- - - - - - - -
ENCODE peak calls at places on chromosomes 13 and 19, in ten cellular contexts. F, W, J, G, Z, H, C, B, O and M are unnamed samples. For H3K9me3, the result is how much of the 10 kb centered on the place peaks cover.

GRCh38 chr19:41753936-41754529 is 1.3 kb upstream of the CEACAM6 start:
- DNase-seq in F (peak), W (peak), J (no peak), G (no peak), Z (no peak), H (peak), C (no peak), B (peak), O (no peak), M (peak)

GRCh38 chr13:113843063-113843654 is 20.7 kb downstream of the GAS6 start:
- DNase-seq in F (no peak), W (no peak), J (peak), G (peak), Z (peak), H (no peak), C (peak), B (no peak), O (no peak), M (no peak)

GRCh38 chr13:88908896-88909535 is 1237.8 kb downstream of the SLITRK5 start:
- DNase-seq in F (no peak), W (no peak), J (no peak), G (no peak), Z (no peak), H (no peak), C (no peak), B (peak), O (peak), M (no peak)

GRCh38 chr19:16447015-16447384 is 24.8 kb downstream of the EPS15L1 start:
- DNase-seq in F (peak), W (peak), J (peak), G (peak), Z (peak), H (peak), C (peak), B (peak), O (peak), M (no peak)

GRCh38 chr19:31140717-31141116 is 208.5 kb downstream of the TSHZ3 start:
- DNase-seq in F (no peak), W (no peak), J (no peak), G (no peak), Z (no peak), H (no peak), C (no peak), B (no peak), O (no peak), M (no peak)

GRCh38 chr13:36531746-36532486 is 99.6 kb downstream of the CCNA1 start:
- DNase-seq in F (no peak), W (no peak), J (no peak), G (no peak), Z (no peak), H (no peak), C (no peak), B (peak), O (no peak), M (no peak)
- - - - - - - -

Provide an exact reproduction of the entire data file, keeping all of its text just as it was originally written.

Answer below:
ENCODE peak calls at places on chromosomes 13 and 19, in ten cellular contexts. F, W, J, G, Z, H, C, B, O and M are unnamed samples. For H3K9me3, the result is how much of the 10 kb centered on the place peaks cover.

GRCh38 chr19:41753936-41754529 is 1.3 kb upstream of the CEACAM6 start:
- DNase-seq in F (peak), W (peak), J (no peak), G (no peak), Z (no peak), H (peak), C (no peak), B (peak), O (no peak), M (peak)

GRCh38 chr13:113843063-113843654 is 20.7 kb downstream of the GAS6 start:
- DNase-seq in F (no peak), W (no peak), J (peak), G (peak), Z (peak), H (no peak), C (peak), B (no peak), O (no peak), M (no peak)

GRCh38 chr13:88908896-88909535 is 1237.8 kb downstream of the SLITRK5 start:
- DNase-seq in F (no peak), W (no peak), J (no peak), G (no peak), Z (no peak), H (no peak), C (no peak), B (peak), O (peak), M (no peak)

GRCh38 chr19:16447015-16447384 is 24.8 kb downstream of the EPS15L1 start:
- DNase-seq in F (peak), W (peak), J (peak), G (peak), Z (peak), H (peak), C (peak), B (peak), O (peak), M (no peak)

GRCh38 chr19:31140717-31141116 is 208.5 kb downstream of the TSHZ3 start:
- DNase-seq in F (no peak), W (no peak), J (no peak), G (no peak), Z (no peak), H (no peak), C (no peak), B (no peak), O (no peak), M (no peak)

GRCh38 chr13:36531746-36532486 is 99.6 kb downstream of the CCNA1 start:
- DNase-seq in F (no peak), W (no peak), J (no peak), G (no peak), Z (no peak), H (no peak), C (no peak), B (peak), O (no peak), M (no peak)